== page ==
smarter I thought I was smarter than him right I thought that he was an idiot
sure I should have his job right how often do you think that right I should
have that guy’s job I’m smart and the more I showed this attitude the worse
our relationship got in the world and the less he listened to me and the less
influence I had over how we did things and therefore the the worse we did and
the and the the worse our ability to perform God because he was just doing
things the way he thought without any good input from anyone below him in the
chain of command mm-hmm all because I had formed this antagonistic
relationship with him which was bad because then he’s not listening to me
and then one day one day I said to myself if I’m so smart if I’m such a
smart guy why am I losing why am I losing if I’m so smart if I am so smart
why can’t I get this guy to do what I want him to do even though he’s my boss
doesn’t matter if I’m so smart yes they were smarter than him why can’t I get
him to do what I wanted me to do hmm why if I’m so smart how come I can’t
have more influence over the way we operate if I’m so smart and he’s so dumb
mm-hmm and that’s that’s when I realized that’s when I had an away
an awakening that instead of blaming him for being stupid I was the one who was
being stupid I had lost the ability to influence my boss because I was being
stupid and because of my ego I literally thought I deserved his job okay I
thought pretty much anyone could anyone in the platoon should have his job and
therefore since I thought that I I understand of supporting him they said a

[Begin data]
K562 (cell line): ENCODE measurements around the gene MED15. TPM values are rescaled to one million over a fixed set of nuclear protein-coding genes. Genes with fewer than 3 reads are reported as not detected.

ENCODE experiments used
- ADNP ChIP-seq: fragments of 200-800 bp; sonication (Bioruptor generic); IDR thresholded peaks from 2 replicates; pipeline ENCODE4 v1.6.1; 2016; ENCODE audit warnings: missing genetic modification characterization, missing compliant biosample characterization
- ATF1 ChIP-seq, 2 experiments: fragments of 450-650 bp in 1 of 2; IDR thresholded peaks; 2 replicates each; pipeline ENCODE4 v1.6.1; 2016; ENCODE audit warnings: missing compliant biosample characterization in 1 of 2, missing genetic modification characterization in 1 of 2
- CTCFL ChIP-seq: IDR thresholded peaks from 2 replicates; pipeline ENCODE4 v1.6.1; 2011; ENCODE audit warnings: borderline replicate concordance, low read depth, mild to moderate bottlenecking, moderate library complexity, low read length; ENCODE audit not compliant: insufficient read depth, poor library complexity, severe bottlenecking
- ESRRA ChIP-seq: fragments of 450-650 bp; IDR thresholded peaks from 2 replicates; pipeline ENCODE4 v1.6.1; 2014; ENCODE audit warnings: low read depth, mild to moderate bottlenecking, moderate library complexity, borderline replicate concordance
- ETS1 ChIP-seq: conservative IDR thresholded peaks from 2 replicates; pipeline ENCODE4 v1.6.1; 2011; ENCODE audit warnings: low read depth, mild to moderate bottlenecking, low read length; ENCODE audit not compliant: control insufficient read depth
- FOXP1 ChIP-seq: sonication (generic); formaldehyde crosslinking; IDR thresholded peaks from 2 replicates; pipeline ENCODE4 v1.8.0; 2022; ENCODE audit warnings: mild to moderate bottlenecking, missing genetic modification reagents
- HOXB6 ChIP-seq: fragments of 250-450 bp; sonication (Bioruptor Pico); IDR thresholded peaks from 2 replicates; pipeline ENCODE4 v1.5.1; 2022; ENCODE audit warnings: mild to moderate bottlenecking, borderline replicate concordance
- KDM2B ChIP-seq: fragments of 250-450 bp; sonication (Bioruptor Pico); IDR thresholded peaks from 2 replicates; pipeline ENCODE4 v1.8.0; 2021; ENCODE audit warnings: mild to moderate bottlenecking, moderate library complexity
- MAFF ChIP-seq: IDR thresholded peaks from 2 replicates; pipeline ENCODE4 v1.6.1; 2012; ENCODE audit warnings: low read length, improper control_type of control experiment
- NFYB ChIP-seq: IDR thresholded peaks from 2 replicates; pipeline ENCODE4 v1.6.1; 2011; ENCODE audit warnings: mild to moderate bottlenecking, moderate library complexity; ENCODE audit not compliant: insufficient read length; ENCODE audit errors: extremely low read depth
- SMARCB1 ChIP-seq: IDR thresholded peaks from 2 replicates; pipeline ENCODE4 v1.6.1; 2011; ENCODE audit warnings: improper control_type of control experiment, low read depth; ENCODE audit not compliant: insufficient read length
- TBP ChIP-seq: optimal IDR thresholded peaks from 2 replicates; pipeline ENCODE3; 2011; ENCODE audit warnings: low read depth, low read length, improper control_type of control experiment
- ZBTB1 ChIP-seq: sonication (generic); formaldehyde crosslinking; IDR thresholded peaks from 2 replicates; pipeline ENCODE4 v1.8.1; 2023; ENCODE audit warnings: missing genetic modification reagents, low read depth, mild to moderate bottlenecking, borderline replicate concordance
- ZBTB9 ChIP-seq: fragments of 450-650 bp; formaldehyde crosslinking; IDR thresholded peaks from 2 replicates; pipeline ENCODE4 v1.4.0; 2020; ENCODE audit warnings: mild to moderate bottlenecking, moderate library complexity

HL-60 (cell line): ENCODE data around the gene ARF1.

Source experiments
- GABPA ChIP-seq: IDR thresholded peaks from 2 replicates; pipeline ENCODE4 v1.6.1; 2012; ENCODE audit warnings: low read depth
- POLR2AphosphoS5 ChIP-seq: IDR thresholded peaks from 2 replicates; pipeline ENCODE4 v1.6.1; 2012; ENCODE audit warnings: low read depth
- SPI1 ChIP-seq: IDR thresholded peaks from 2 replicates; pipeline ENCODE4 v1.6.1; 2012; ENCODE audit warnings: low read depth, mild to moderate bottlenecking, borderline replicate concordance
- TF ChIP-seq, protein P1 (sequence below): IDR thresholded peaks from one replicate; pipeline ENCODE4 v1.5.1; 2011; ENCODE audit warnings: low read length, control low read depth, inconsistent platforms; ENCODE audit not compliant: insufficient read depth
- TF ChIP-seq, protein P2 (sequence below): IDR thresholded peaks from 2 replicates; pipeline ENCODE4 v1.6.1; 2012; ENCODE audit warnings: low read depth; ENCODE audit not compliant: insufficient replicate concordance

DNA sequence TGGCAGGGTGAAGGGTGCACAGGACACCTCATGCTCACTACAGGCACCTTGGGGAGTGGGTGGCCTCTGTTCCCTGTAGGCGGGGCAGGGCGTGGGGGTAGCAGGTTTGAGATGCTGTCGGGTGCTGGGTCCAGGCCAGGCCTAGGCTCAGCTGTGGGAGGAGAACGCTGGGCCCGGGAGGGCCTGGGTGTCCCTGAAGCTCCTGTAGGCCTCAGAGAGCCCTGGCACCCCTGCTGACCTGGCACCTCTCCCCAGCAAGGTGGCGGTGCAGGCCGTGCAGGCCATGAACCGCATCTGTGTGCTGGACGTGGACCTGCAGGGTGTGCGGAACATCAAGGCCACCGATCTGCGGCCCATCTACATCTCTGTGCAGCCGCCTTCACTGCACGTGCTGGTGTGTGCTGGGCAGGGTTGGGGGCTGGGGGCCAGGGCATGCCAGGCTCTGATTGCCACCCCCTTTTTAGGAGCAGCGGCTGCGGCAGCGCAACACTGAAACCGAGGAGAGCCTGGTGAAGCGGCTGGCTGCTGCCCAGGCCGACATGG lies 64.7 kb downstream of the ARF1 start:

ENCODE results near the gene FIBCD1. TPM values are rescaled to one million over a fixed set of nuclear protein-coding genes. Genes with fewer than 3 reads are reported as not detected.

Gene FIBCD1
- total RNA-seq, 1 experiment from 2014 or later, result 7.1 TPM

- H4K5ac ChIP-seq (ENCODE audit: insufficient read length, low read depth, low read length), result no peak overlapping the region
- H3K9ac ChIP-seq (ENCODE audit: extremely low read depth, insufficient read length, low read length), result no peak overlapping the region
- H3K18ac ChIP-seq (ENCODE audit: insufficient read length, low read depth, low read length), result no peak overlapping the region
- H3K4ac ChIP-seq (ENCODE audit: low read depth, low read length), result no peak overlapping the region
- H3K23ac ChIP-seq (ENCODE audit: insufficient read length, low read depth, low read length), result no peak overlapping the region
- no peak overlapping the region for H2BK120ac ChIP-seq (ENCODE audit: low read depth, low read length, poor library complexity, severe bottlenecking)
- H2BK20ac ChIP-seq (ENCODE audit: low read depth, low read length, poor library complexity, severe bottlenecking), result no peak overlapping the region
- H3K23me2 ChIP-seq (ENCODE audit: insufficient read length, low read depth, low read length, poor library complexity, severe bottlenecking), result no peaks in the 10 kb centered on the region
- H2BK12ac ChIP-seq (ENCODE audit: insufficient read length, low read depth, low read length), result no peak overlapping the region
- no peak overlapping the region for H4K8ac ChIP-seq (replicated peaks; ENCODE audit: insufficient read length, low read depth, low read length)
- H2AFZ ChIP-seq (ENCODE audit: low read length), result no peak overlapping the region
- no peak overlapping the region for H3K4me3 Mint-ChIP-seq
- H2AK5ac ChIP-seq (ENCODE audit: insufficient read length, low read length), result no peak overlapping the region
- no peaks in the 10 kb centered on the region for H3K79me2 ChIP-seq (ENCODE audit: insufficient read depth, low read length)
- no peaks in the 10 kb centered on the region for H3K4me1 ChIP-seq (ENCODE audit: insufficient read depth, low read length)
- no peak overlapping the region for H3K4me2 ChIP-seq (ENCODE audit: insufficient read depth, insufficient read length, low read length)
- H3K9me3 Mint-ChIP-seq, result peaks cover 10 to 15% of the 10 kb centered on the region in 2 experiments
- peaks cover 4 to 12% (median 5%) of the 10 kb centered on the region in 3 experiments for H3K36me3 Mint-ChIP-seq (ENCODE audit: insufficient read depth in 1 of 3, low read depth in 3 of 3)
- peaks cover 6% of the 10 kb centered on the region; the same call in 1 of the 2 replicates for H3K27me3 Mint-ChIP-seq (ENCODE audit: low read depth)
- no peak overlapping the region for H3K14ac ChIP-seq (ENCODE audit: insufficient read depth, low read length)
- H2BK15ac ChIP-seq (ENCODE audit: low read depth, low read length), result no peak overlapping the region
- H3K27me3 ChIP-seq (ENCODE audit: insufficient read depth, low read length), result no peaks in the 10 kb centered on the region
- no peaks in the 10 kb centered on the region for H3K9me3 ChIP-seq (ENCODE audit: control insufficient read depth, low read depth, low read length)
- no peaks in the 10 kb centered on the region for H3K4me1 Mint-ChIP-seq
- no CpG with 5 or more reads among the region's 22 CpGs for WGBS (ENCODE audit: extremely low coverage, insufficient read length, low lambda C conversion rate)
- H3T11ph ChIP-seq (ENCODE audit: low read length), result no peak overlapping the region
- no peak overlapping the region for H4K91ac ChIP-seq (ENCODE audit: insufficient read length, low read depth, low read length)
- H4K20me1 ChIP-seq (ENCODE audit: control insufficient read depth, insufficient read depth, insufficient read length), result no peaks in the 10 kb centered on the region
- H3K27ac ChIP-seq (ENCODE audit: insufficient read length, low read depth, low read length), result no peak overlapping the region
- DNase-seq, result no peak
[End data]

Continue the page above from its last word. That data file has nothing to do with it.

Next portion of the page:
building a relationship with him i undermined him now once I got humble and
I started to build a positive relationship with him instead of an
antagonistic one that started to change and because because then he started
listening to me he started to change some things and my influence over the
whole situation became better because I now had a relationship despite the fact
I liked the guy despite that fact I built the
relationship and the situation got better I had more influence and that
became kind of my standard operating procedure was to build relationships
with people even if I didn’t like them to build relationships with people so
that I could have more influence now does what does that sound like right
that sounds like I’m kind of this manipulative two-faced superficial
disingenuous guy yeah that’s that’s being devious and conniving not keeping
it real not keeping it real right but the fact is that is not true that’s not
that’s not that’s not who I am you don’t know who I am I’m a guy that’s trying to
accomplish the mission that’s what I am I’m a guy that is trying to accomplish
the mission who is putting my own ego in check to build a relationship with
someone that I don’t like that I don’t respect but what I’m trying to do is
improve our operational capability what’s more important to me trying to
arrange the situation build the relationship so that we do better not so
that I get promoted not so that I’m getting some accolades but so that we as
a team do a better job I put the little feelings aside because I want the team
to win so if you’re having having some trouble getting over your feelings and
getting over your ego to build relationships for the good of the team
ask yourself the same question I asked myself a long time ago
which is this if I am so smart why am I not winning and if you answer that
question honestly then you’ll put your ego in check
you’ll go build the relationships that will make you and your team accomplish
the mission and win hmm there you go
can’t help but agree with that one you know what’s funny is if you think
about like why you wouldn’t like someone mm-hmm what what causes you and not like
someone most of the time that’s your ego anyways most of the time that’s your ego
anyways yeah and so you know you had that story of the you know you were
consulting somebody it was like a big CEO of yeah like a lacrosse guy that
story is probably the most common story I mean the way you handle it different
yeah but that scenario that you started with with us are so common man